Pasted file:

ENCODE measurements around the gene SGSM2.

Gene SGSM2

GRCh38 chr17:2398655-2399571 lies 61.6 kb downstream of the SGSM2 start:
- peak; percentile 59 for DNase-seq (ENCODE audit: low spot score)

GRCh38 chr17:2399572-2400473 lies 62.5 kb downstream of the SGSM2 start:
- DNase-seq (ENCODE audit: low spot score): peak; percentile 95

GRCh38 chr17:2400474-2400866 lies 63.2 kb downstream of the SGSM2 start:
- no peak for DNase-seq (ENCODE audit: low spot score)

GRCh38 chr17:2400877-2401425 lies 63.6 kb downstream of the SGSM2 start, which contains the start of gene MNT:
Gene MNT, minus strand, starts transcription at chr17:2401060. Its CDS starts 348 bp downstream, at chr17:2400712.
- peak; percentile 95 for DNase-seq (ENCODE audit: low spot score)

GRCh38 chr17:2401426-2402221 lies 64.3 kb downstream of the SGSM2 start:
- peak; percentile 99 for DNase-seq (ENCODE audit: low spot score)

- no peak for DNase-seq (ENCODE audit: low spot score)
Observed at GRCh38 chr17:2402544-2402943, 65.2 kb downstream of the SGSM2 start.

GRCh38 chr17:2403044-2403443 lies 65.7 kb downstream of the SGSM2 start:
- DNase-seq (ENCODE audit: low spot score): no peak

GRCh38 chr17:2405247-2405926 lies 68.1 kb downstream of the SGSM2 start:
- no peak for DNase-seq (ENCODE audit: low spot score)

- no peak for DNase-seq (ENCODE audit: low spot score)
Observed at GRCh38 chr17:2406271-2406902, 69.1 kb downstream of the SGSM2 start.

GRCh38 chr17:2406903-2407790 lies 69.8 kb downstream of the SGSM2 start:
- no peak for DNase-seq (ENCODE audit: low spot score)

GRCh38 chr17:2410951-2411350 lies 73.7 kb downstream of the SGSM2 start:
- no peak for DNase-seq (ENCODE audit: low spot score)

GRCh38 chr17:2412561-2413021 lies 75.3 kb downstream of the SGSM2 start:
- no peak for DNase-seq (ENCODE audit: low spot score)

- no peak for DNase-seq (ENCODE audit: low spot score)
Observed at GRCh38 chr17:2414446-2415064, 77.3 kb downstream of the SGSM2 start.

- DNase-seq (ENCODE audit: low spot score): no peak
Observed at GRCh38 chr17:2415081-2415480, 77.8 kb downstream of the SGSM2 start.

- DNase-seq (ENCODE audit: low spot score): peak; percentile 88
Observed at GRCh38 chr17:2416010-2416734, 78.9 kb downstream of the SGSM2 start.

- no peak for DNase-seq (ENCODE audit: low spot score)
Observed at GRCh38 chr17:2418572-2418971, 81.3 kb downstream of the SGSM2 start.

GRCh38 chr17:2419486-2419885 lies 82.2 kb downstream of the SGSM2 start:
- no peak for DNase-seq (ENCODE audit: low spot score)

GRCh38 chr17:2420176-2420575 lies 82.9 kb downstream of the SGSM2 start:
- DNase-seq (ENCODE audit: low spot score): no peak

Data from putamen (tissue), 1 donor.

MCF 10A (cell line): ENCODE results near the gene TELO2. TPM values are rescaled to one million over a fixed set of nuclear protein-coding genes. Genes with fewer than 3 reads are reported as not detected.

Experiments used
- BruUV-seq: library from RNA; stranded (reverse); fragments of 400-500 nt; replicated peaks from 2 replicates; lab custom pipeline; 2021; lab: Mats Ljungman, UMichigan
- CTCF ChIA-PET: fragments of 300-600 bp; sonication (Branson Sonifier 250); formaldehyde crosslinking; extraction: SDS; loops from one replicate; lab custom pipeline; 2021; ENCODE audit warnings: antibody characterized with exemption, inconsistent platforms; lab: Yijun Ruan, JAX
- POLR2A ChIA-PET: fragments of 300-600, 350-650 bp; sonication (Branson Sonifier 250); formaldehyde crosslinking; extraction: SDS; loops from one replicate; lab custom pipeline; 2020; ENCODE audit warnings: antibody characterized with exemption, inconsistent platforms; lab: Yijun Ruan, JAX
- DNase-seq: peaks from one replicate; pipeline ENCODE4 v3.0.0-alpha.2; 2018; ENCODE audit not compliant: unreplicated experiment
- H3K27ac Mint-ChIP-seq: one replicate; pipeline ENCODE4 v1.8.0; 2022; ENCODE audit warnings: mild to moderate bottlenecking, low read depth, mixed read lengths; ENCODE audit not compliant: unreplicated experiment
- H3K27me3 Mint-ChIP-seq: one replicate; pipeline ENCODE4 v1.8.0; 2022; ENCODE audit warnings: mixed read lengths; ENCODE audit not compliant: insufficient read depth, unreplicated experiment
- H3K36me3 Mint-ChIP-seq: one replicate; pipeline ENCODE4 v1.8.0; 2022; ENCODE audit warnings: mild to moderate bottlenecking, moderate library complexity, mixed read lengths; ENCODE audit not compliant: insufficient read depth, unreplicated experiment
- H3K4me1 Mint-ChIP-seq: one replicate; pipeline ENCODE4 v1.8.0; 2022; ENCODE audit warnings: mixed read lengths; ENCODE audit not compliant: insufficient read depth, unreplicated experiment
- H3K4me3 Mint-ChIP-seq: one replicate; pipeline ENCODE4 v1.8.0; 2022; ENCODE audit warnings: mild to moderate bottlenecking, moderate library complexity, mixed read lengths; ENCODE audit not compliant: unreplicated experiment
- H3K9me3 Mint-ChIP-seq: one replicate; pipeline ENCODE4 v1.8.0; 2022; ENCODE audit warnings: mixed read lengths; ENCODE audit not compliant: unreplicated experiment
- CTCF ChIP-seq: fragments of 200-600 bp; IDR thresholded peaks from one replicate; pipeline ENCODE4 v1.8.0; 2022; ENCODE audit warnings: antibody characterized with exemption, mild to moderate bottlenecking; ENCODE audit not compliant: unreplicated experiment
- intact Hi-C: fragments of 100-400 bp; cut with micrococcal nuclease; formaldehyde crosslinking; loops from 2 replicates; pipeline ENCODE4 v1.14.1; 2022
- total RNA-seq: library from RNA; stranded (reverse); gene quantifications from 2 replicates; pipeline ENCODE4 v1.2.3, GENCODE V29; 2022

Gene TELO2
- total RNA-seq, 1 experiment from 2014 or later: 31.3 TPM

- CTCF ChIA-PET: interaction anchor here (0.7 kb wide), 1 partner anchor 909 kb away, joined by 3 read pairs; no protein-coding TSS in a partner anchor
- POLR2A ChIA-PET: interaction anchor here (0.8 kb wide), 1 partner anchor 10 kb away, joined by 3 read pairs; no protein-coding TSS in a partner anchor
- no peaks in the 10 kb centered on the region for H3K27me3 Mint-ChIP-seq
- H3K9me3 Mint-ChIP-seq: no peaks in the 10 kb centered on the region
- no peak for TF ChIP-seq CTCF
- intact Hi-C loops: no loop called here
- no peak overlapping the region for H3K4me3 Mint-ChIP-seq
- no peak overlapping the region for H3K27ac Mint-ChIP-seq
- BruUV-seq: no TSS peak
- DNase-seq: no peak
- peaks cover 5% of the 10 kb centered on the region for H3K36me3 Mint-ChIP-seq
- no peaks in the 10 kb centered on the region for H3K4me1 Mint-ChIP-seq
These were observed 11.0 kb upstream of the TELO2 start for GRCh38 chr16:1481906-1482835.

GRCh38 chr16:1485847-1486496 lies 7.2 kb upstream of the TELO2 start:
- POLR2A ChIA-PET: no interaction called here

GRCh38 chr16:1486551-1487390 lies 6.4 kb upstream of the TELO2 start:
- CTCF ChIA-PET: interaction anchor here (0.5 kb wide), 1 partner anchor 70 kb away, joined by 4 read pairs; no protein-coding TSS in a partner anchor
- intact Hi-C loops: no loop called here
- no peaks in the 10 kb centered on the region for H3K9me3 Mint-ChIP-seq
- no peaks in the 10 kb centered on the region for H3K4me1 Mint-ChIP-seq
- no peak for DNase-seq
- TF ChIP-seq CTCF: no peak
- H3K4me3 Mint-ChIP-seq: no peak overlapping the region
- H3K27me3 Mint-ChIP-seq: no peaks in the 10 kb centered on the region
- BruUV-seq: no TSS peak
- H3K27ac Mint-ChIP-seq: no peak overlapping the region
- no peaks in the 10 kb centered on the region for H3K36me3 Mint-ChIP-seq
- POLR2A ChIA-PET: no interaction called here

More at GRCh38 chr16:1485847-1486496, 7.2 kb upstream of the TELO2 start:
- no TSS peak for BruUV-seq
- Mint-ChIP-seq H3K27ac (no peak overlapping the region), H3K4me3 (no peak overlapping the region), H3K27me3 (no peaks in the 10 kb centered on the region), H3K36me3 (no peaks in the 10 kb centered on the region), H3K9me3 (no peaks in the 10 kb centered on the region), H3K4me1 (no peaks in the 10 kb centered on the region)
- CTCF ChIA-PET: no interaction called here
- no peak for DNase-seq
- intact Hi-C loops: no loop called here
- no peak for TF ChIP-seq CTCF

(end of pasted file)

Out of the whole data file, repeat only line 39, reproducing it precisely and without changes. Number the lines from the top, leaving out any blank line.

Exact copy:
- DNase-seq (ENCODE audit: low spot score): no peak